24. The Editor*

    I’m from Alaska…. If we took snow days, we’d work two months of the year. :-)

    And just for the record, where I lived (Fairbanks), we only canceled snow if the ice fog got really bad OR it was at least -70. If we canceled for snow or “higher” temperatures, we’d never get anything done.

    I love Alaska…. :-)

    1. yasmara*

      Another former Alaskan here! I live in MN now & the attitude is pretty much that everyone comes to work…

      Schools, however, have been cancelled FIVE times in one month (January) this year for excessive cold/wind chill. I’m lucky in that I work at home & my parents live nearby, so we got some childcare help on those days. It’s still not easy to manage, though, but that’s more an issue of back-up childcare than it is about road conditions.

      1. The Editor*

        With the wind chill, the coldest day I ever experienced was -92. And yes, I went to school that day because the non-wind chill temperature was only -68 or so.

        Alaska is a COMPLETELY different world. Everyone should go once (in the summer is fine), but I warn you… It gets in your blood pretty darn quick!

        1. TL*

          I want to live there for a few years if I can! But I’m never sure if it’s because I secretly hate myself or I’m attracted to the wilderness/beauty.

          1. The Editor*

            There’s something wonderful about Alaska that just gets in your blood. If you want to try it without the super cold, go for Anchorage or Juneau. Both are on the Japanese current and are relatively warm for what you’d expect. Juneau is typically Seattle but 10 or 15 degrees colder. Lots of rain, beautiful glaciers, and more wildlife than you could ever see in a lifetime.

    2. Elysian*

      I heard someone from Alaska call in to Car Talk (on NPR) once and they were asking about special heaters that they had installed in their car – cause, you know, antifreeze has its temperature limits.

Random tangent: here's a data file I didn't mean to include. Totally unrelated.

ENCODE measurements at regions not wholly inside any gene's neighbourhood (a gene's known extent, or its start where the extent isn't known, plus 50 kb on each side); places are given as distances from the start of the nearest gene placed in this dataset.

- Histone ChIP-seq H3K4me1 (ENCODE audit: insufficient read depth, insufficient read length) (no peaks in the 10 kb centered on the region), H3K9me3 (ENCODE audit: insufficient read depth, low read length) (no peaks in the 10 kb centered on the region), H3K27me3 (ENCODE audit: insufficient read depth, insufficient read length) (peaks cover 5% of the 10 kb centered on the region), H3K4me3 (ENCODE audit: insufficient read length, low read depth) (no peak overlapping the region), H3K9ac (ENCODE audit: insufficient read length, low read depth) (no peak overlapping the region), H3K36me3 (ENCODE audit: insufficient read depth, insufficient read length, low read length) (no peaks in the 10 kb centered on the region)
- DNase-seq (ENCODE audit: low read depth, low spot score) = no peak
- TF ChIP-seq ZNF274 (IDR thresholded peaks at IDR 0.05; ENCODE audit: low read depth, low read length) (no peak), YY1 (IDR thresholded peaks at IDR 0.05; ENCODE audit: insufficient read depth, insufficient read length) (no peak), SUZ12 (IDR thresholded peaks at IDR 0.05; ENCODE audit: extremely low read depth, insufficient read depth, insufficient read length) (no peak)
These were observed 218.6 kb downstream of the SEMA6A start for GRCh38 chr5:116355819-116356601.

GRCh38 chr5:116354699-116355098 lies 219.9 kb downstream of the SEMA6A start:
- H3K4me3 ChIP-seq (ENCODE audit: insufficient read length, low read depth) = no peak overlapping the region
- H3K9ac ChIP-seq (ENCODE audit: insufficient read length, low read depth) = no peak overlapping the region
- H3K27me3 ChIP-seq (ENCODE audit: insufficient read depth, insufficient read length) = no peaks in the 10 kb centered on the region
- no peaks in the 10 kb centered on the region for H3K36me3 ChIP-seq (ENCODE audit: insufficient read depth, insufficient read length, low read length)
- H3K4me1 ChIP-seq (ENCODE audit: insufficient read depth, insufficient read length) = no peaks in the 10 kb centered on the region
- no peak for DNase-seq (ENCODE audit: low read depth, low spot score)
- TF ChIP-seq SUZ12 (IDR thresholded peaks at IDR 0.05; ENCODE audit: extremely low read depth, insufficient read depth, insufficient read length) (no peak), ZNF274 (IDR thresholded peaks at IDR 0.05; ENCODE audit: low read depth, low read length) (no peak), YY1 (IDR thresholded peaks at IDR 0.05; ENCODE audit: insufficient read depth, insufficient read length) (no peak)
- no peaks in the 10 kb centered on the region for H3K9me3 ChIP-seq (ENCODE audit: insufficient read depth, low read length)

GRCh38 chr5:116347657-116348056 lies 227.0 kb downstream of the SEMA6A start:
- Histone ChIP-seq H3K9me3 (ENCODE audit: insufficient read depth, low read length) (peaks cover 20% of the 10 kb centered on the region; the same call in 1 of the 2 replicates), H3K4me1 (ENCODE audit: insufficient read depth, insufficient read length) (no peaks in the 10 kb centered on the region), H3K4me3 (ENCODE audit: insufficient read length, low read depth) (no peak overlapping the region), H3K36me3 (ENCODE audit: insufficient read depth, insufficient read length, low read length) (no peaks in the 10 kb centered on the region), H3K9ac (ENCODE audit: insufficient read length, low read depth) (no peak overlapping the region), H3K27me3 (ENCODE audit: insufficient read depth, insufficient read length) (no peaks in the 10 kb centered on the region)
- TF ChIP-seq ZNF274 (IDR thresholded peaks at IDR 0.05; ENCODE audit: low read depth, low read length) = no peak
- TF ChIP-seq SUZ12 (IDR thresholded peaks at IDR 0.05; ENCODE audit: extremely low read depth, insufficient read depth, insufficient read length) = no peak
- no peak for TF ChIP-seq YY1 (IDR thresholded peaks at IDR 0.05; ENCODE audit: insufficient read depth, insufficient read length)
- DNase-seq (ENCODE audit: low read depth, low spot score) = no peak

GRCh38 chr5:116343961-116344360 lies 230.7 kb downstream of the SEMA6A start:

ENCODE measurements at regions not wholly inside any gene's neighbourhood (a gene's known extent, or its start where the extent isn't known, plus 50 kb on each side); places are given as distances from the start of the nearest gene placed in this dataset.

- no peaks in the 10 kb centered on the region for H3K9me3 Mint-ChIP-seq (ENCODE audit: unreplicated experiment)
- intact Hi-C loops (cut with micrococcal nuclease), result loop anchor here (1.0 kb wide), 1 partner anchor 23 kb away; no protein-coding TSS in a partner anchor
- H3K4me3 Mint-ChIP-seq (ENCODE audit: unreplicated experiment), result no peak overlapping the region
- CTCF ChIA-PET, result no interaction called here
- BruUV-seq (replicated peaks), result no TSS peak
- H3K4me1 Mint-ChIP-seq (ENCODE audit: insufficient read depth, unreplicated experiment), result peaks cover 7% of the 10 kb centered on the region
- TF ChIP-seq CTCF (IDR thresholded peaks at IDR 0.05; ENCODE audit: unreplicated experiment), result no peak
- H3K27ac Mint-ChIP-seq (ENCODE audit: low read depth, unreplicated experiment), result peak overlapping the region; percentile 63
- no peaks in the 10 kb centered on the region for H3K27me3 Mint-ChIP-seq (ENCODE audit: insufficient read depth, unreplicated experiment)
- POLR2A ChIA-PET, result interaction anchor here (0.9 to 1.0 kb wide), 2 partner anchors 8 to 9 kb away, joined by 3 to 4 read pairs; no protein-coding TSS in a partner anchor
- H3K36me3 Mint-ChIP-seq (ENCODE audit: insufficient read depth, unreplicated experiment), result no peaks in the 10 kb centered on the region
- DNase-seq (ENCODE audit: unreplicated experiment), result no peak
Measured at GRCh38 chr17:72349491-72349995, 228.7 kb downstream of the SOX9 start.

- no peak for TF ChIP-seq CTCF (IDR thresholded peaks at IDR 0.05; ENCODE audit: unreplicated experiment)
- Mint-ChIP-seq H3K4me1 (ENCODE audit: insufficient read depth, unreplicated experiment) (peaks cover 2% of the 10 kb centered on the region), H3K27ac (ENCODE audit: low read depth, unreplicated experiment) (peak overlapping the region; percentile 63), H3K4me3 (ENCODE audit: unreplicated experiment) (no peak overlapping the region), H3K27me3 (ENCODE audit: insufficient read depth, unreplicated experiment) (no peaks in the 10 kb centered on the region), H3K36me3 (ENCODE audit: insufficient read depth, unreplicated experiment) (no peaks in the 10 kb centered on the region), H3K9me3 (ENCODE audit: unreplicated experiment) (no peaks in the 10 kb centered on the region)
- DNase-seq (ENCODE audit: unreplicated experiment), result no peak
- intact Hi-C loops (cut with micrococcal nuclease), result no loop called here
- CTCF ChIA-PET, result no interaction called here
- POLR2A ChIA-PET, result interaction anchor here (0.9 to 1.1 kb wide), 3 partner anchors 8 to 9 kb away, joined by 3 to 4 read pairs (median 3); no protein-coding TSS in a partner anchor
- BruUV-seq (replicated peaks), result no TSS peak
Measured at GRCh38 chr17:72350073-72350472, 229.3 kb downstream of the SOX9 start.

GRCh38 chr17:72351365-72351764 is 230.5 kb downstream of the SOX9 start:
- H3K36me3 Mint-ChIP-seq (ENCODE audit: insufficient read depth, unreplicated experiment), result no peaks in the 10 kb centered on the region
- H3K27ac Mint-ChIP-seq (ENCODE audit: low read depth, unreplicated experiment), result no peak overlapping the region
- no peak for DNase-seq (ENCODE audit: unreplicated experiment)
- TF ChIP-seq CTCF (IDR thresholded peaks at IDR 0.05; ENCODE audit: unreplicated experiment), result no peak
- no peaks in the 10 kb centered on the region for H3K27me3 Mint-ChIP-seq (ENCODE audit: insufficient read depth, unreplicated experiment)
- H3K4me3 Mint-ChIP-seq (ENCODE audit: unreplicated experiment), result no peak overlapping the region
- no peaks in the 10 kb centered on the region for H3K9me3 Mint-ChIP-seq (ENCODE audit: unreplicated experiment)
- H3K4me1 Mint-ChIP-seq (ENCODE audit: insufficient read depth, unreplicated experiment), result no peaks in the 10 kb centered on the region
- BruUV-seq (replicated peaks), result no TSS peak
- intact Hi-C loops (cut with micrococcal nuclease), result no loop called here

I got the impression that you Alaskans are very dedicated. :)

      1. The Editor*

        In Fairbanks, parking lots have electrical plugs throughout them so you can “plug in” your engine block to keep it from freezing. In this case, dedication is just another word for insanity. I look back at those days now, and I don’t know how anybody does it permanently, but if there was any work up there, I’d be trying!

          1. hilde*

            Yup, it’s not uncommon to see that this time of year – extension cords running from houses out to the street (if there’s no garage) to keep the vehicle plugged in so it’ll start in the morning. I even saw that at a hotel I was staying at this week. I love the cold seasons up here- it keeps out the riff raff.

        1. Becky*

          I’m from Northern MN, and the main employer in my very small town is a large factory. The factory parking lot is full of plug ins for that very reason, because quite often in the winter Northern MN will be as cold or colder than anywhere else in the US (or the world, or even on rare occasion, Mars, like this winter. Gross!). Other places people just leave their cars running or go out and start them for 10 minutes every hour or two.

        2. Windchime*

          Yeah, we used to plug in our cars in Eastern WA where it gets below zero in the winter. I haven’t had to do it over here in balmy Seattle.